The Formation of Lean
R&D Communities:
A Case Example
Einstein once famously remarked that his work rested “on the shoulders of
giants,” namely the scientists and philosophers who had gone before him.
e contributions of these giants, and their less signicant colleagues,
shaped for scientists in that community both the extent of known and
accepted physics as well as the body of problems whose answers remained
unknown but of interest to the community. ey dened the perspectives
that physicists should hold about their science as well as the problems that
physicists should spend their energies in solving. In this respect, the sci-
entic community had a very strong eect in aligning Einsteins thinking
and scientic inquiry. By contributing to the body of knowledge of this
community, and gaining acceptance of this body for his work, Einstein
was able to contribute an entirely new paradigm of thought to the com-
munity’s worldview and usher in a renaissance in physics that extends to
this day.
We have spent a great deal of time discussing the fact that science is, at
its heart, a social activity in which researchers come together in a com-
munity to share in and progress against a higher purpose. In the case of
Einstein, as is the case of all creators, inventors, and researchers, the com-
munity they select to align with creates an environment, a context, and
expectations for that creativity, including expectations about what is valu-
able, a reection of their higher purpose, what proofs will suce to show
valuable contributions toward that purpose, and so on. By their absence,
those things on which the community has not agreed form a set of con-
tributions and proofs that are not yet (and may never be) valued by that
208 • Creating a Lean R&D System
community. In return for commitment to this community, the commu-
nity synthesizes the valuable contributions of its members into a growing
body of knowledge, which it carries with it. It recognizes those contribu-
tions and carries a place for contributors in its legacy.
Of course, some communities function better and more smoothly than
others, even communities of the same type. Some communities thrive and
grow, their members becoming increasingly satised and committed to
the enterprise over time, and these tendencies attract still more people to
the group, people who might share their same sense of purpose. is does
not preclude the odd ght; in fact, the history of science is lled with con-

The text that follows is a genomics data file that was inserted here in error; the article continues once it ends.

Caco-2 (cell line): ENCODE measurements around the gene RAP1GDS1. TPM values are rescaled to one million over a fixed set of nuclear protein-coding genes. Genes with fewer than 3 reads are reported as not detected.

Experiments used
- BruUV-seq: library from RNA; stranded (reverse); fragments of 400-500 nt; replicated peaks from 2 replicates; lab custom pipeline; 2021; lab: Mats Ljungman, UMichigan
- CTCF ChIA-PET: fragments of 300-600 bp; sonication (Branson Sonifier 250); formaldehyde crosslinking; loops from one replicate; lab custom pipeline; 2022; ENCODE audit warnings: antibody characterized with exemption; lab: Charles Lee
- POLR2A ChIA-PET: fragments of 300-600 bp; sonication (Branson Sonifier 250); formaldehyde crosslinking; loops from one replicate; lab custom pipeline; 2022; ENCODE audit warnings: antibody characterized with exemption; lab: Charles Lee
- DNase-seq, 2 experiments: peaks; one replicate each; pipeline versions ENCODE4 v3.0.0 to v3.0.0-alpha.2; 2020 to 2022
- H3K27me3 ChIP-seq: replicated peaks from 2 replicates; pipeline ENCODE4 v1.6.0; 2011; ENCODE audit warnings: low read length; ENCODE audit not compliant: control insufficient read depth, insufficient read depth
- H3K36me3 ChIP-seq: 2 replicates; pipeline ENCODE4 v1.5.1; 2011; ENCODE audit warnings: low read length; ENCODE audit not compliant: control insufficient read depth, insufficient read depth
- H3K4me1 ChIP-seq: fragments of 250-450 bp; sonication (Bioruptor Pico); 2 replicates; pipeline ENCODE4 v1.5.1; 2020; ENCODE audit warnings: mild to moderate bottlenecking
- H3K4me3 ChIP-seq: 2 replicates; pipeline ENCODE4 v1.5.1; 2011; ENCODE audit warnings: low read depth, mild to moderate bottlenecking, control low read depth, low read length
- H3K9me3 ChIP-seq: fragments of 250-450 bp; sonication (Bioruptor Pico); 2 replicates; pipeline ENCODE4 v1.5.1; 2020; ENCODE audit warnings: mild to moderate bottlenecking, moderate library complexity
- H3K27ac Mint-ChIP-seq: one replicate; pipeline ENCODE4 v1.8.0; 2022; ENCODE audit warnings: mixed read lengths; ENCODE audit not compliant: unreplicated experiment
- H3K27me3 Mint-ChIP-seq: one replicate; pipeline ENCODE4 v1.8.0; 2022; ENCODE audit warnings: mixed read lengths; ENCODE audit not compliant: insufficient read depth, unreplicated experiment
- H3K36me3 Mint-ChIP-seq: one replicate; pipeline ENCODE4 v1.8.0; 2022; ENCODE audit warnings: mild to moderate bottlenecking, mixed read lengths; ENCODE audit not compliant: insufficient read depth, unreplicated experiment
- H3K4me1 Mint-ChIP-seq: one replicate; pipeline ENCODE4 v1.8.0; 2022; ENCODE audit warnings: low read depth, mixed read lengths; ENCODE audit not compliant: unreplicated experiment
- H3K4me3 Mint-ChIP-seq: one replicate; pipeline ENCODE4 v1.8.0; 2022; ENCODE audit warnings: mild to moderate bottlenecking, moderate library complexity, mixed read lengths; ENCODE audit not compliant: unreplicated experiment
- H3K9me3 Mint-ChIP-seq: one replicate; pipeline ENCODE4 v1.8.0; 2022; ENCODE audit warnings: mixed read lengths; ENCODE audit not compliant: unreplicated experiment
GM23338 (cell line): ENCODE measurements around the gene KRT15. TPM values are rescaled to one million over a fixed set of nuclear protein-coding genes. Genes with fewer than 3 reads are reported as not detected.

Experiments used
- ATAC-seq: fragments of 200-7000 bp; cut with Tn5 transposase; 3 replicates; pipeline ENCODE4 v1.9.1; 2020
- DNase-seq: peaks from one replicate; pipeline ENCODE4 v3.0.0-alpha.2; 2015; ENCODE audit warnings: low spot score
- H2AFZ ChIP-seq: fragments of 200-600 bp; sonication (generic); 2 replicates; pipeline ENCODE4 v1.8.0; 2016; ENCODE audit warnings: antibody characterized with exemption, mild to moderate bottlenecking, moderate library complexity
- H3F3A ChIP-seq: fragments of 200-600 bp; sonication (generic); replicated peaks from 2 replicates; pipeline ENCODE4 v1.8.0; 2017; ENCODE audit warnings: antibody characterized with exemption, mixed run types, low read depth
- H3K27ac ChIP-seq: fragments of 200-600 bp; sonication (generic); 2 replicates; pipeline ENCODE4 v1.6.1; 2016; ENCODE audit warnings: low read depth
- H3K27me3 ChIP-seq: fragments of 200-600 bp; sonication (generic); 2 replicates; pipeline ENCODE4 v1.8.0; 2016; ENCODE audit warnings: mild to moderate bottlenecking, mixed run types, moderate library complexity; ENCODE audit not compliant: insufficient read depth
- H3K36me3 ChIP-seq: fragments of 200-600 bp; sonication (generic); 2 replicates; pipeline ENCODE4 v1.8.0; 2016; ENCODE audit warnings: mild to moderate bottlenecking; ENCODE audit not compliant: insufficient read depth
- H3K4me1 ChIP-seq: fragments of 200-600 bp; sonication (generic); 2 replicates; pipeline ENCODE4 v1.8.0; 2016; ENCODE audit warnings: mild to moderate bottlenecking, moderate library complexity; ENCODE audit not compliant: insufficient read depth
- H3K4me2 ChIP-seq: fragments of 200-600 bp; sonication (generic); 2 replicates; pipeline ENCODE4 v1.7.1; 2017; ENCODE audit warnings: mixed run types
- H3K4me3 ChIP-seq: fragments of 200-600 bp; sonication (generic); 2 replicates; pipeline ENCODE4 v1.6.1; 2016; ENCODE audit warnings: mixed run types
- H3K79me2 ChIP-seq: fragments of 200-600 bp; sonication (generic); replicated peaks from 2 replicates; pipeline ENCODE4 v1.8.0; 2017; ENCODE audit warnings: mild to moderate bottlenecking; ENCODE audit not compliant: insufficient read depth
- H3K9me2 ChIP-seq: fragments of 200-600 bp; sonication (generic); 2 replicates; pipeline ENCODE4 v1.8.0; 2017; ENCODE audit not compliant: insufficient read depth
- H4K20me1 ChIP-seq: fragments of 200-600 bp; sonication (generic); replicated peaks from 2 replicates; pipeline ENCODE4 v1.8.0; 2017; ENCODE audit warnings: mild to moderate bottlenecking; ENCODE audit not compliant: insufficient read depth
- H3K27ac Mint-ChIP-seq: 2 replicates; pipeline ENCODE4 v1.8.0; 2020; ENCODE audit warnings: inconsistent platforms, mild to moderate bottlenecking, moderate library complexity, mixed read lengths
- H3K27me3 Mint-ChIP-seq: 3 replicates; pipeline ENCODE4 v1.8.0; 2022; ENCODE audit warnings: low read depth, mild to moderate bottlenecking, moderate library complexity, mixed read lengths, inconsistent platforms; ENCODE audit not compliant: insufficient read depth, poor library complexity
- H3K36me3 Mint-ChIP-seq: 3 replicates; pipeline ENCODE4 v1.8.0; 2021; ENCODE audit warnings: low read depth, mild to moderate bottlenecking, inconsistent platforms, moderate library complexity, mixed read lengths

ict, yet, despite this, the community continues to thrive.
Contrariwise, dysfunctional communities limp along, losing member-
ship and drive over time; in extreme cases, they cease to function entirely.
In dysfunctional communities, valuable output, even (perhaps especially)
by the reckoning of the group itself, is inadequate to serve the commu-
nitys purpose, and over time, people begin to disconnect as a result of
such unfullled purpose. Even those communities with stated purposes
suciently compelling to attract new members will lose those members
and eventually fail if their purpose is inadequately supported by commu-
nity members.
In other cases, communities lose members if the daily operations and
output of the community are at odds with the stated purpose of the com-
munity, that is, if the actions that the community or its membership
undertake are “corrupt” in comparison with the stated purpose of the
group. In such cases, the moral dissonance between the two cannot be tol-
erated by the group, and it splits apart. History is littered with examples.
omas Jeerson wrote these words to describe one of the most famous
of political splits in the Declaration of Independence: “Governments are
instituted among men, deriving their just powers from the consent of the
governed. at whenever any form of government becomes destructive
to these ends, it is the right of the people to alter or to abolish it, and to
institute new government.” us, a long-standing community with close
ties of brotherhood and ancestry fractured and became two communi-
ties solely as the result of leadership dissonance with the expectations and
mores of a part of that community.
Corporations are communities within the wider community of a munic-
ipality, state, nation, or the world, and the best companies acknowledge
and build on that understanding. Companies each have their purposes.

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